Weilers LLP

Undue Influence and Spousal Guarantees

Undue Influence and Spousal Guarantees

August 19, 2020

By Brian Babcock

There is not always undue influence when a spouse personally guarantees the corporate debt of their spouse’s business. A written certificate of independent legal advice is not always required to maintain the validity of the guarantee.

Historically, courts have found undue influence makes a guarantee unenforceable in situations which typically involve a vulnerable person, and often the loss of a longtime asset such as a family farm. Spouses who hope to avoid losing their property rely upon this approach with mixed success. Certificates of independent legal advice are often the key to a court finding that there was not undue influence.

In the recent case of JGB Collateral v. Rochon, the family farm was lost.

The Ontario Court of Appeal overturned the ruling of a motions court judge who had ruled that a mortgage on Ontario property owned by Mrs. Rochon was unenforceable. The mortgage was security to support a debt owed by a publicly traded Florida corporation, which was over 50% owned or controlled by Mr. and Mrs. Rochon. As a result, the family farm owned by Mrs. Rochon’s family for generations was subject to sale or foreclosure to pay the debt.

In doing so, they clarified the law in Ontario on undue influence and independent legal advice.

The presumption of undue influence is a “rebuttable evidentiary presumption”. It arises out of the nature of the relationship between the primary borrower and the person giving the guarantee. In certain situations, that relationship justifies an inference, without additional proof, that the giving of the guarantee was the result of undue influence.

The appeal court clarified that the presumption has two results:

  1. The lender is put on notice of inquiry. This means that the lender must take reasonable steps to try to ensure that the spouse understands the transaction and is entering into it voluntarily. This in turn means that the lender ought to encourage the spouse to obtain independent legal advice, and a full explanation of the transaction.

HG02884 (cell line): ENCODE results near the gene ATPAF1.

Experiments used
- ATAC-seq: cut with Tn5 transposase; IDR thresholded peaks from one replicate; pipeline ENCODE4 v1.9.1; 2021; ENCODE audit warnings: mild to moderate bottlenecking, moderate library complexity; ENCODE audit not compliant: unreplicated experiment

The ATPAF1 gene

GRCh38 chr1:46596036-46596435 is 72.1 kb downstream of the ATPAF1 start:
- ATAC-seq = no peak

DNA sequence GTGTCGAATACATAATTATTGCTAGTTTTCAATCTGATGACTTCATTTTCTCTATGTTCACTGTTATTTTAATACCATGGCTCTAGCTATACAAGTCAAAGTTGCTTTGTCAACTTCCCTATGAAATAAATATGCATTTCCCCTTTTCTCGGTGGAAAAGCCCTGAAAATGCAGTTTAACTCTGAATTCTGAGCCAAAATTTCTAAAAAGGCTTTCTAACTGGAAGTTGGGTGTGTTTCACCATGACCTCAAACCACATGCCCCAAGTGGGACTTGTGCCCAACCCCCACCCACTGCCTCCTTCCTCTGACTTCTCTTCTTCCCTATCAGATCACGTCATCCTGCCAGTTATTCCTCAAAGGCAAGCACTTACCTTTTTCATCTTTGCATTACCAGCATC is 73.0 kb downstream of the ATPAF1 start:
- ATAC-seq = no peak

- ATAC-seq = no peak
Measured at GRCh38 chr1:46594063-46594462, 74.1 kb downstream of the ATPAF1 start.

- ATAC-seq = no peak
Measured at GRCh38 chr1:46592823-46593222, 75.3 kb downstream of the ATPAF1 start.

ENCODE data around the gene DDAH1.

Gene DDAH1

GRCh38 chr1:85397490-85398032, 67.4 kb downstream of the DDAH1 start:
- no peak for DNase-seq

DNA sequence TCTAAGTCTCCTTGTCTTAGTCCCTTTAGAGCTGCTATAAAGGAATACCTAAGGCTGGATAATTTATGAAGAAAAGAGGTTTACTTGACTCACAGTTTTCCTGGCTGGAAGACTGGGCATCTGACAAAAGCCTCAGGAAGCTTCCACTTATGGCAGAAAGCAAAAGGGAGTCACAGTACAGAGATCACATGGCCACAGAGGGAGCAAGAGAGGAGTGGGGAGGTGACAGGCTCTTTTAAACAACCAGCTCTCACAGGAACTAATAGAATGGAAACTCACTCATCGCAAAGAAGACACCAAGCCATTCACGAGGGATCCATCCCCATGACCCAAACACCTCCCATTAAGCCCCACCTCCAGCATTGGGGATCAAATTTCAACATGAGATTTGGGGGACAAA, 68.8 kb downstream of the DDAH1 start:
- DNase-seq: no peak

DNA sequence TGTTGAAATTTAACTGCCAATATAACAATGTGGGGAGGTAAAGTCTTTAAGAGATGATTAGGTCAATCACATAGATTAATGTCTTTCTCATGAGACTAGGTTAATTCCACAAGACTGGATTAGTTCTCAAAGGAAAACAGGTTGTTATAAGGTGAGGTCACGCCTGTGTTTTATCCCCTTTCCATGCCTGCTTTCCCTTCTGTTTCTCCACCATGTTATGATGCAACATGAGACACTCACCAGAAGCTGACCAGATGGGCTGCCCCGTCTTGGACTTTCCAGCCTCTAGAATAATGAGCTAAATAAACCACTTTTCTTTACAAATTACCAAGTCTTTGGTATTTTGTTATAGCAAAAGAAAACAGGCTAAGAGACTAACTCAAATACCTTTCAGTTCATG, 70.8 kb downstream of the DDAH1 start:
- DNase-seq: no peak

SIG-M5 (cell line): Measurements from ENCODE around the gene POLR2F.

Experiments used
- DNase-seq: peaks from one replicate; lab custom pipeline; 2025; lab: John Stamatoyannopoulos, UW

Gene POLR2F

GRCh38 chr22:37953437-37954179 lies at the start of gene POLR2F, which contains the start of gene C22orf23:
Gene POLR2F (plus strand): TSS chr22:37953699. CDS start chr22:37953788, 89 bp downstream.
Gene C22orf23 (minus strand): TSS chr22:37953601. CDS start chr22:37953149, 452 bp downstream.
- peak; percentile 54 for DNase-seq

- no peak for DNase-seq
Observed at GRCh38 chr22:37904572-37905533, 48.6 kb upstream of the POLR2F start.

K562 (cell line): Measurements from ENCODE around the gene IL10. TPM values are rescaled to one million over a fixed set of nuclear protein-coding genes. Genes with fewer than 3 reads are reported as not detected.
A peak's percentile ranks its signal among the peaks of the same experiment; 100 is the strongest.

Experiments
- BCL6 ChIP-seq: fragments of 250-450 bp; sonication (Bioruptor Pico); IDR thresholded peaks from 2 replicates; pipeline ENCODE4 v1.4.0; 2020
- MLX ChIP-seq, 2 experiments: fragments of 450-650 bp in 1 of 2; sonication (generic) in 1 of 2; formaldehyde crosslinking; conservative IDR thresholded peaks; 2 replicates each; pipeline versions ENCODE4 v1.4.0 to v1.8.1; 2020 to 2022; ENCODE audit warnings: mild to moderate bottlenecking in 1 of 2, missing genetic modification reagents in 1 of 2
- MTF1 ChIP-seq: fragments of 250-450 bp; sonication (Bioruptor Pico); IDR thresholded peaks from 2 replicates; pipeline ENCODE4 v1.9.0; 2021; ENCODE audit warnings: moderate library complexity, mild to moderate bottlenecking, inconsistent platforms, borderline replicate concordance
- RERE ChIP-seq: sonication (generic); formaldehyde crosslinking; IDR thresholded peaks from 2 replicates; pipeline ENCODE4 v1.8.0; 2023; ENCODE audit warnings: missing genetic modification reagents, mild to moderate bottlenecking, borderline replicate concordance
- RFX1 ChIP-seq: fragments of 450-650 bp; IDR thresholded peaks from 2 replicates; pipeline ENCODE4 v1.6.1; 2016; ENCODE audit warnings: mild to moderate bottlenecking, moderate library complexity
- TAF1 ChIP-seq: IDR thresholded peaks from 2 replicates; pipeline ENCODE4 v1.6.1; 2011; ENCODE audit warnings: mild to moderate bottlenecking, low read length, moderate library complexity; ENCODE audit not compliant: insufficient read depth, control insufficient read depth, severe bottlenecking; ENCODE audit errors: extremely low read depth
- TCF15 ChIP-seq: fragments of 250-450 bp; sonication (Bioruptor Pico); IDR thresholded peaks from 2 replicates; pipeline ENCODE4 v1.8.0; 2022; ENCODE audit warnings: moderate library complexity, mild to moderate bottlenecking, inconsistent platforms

2. If the lender has not taken the reasonable steps, and the spouse claims undue influence then the onus is on the lender to present the evidence to show that there was not undue influence. In doing so, the judge must consider all of the evidence. The nature and ingredients of the transaction are essential elements in determining whether undue influence existed.

In the Rochon case, the motions judge placed great weight on the absence of written confirmation of independent legal advice. He also emphasized the nature of the relationship, without considering the nature of the transaction. He found that Mrs. Rochon “unquestioningly complied with any and all requests by her husband to sign documents”.

The motions judge seems to have thought that this means that the guarantee is not enforceable, unless the lender can accomplish the Herculean task of rebutting the presumption. He based this on the absence of a written certificate of independent legal advice, despite evidence that the lender had received verbal assurances from Ms. Rochon’s lawyer.

Unlike many spousal guarantors, Mrs. Rochon had a significant interest in the corporation. Although publicly traded, it was in many ways a family business. Mrs. Rochon benefited from the business. In fact, money from the business had helped buy the farm from family members. The loan she guaranteed was in her best interest as well as her husband’s.

She admitted signing the documents of her own free will, and had a choice whether or not to sign. The fact that she signed and chose to ignore the risk is not proof of undue influence.

The Court of Appeal ruled that when both the relationship and the transaction were looked at together, there was no presumption of undue influence.

They went further, and looked at what the lender had done, ruling that, in this case, a written certificate of independent legal advice was not necessary. They determined that the motions judge had unduly focused on that fact. The lender’s representative had asked Mr. and Mrs. Rochon’s lawyers whether everything in the guarantee had been explained to them, including the statement in the guarantee that it was explained to them by an independent lawyer. That satisfied the duty of inquiry.

They took a further important step and stated that even in the absence of independent legal advice, the presumption can be rebutted.

Even if the presumption arose, the nature and ingredients of the transaction together with Mrs. Rochon’s evidence, rebutted the presumption.

This case provides a useful road map for lenders as to their obligations, and is a reminder to borrowers not to bet the family farm unless you are willing to lose it.